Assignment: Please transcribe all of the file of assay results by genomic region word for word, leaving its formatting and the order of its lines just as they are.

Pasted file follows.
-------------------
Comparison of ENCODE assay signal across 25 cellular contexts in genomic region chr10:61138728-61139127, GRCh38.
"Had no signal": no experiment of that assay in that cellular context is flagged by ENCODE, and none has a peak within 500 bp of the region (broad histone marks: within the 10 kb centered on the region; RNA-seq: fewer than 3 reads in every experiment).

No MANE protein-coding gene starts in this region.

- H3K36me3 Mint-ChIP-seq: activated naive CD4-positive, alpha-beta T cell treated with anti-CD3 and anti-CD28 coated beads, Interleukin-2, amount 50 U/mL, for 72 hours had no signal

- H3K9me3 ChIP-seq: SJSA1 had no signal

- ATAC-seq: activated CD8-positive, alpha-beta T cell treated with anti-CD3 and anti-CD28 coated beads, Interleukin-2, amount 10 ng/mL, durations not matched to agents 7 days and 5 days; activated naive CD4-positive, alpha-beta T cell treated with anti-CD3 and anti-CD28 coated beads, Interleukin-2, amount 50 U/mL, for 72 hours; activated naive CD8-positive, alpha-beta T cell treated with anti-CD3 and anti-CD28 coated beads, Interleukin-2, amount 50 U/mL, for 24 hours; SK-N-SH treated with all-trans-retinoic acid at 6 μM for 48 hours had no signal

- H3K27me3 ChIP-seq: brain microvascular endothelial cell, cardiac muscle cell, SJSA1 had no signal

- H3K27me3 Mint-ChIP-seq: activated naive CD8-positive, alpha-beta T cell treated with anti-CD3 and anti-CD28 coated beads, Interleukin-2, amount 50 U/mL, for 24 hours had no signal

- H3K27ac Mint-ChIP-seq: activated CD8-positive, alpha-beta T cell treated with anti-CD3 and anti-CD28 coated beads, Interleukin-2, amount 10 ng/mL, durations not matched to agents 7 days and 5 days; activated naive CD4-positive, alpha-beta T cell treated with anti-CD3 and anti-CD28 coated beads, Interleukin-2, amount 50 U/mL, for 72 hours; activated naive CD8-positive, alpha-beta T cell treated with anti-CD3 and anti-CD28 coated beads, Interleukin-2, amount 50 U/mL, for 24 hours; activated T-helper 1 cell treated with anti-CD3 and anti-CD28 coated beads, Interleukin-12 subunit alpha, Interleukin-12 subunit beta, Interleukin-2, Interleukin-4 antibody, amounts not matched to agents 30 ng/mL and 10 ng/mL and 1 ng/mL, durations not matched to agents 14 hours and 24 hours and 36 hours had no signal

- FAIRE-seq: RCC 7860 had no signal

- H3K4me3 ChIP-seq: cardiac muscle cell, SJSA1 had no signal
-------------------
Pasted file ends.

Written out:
Comparison of ENCODE assay signal across 25 cellular contexts in genomic region chr10:61138728-61139127, GRCh38.
"Had no signal": no experiment of that assay in that cellular context is flagged by ENCODE, and none has a peak within 500 bp of the region (broad histone marks: within the 10 kb centered on the region; RNA-seq: fewer than 3 reads in every experiment).

No MANE protein-coding gene starts in this region.

- H3K36me3 Mint-ChIP-seq: activated naive CD4-positive, alpha-beta T cell treated with anti-CD3 and anti-CD28 coated beads, Interleukin-2, amount 50 U/mL, for 72 hours had no signal

- H3K9me3 ChIP-seq: SJSA1 had no signal

- ATAC-seq: activated CD8-positive, alpha-beta T cell treated with anti-CD3 and anti-CD28 coated beads, Interleukin-2, amount 10 ng/mL, durations not matched to agents 7 days and 5 days; activated naive CD4-positive, alpha-beta T cell treated with anti-CD3 and anti-CD28 coated beads, Interleukin-2, amount 50 U/mL, for 72 hours; activated naive CD8-positive, alpha-beta T cell treated with anti-CD3 and anti-CD28 coated beads, Interleukin-2, amount 50 U/mL, for 24 hours; SK-N-SH treated with all-trans-retinoic acid at 6 μM for 48 hours had no signal

- H3K27me3 ChIP-seq: brain microvascular endothelial cell, cardiac muscle cell, SJSA1 had no signal

- H3K27me3 Mint-ChIP-seq: activated naive CD8-positive, alpha-beta T cell treated with anti-CD3 and anti-CD28 coated beads, Interleukin-2, amount 50 U/mL, for 24 hours had no signal

- H3K27ac Mint-ChIP-seq: activated CD8-positive, alpha-beta T cell treated with anti-CD3 and anti-CD28 coated beads, Interleukin-2, amount 10 ng/mL, durations not matched to agents 7 days and 5 days; activated naive CD4-positive, alpha-beta T cell treated with anti-CD3 and anti-CD28 coated beads, Interleukin-2, amount 50 U/mL, for 72 hours; activated naive CD8-positive, alpha-beta T cell treated with anti-CD3 and anti-CD28 coated beads, Interleukin-2, amount 50 U/mL, for 24 hours; activated T-helper 1 cell treated with anti-CD3 and anti-CD28 coated beads, Interleukin-12 subunit alpha, Interleukin-12 subunit beta, Interleukin-2, Interleukin-4 antibody, amounts not matched to agents 30 ng/mL and 10 ng/mL and 1 ng/mL, durations not matched to agents 14 hours and 24 hours and 36 hours had no signal

- FAIRE-seq: RCC 7860 had no signal

- H3K4me3 ChIP-seq: cardiac muscle cell, SJSA1 had no signal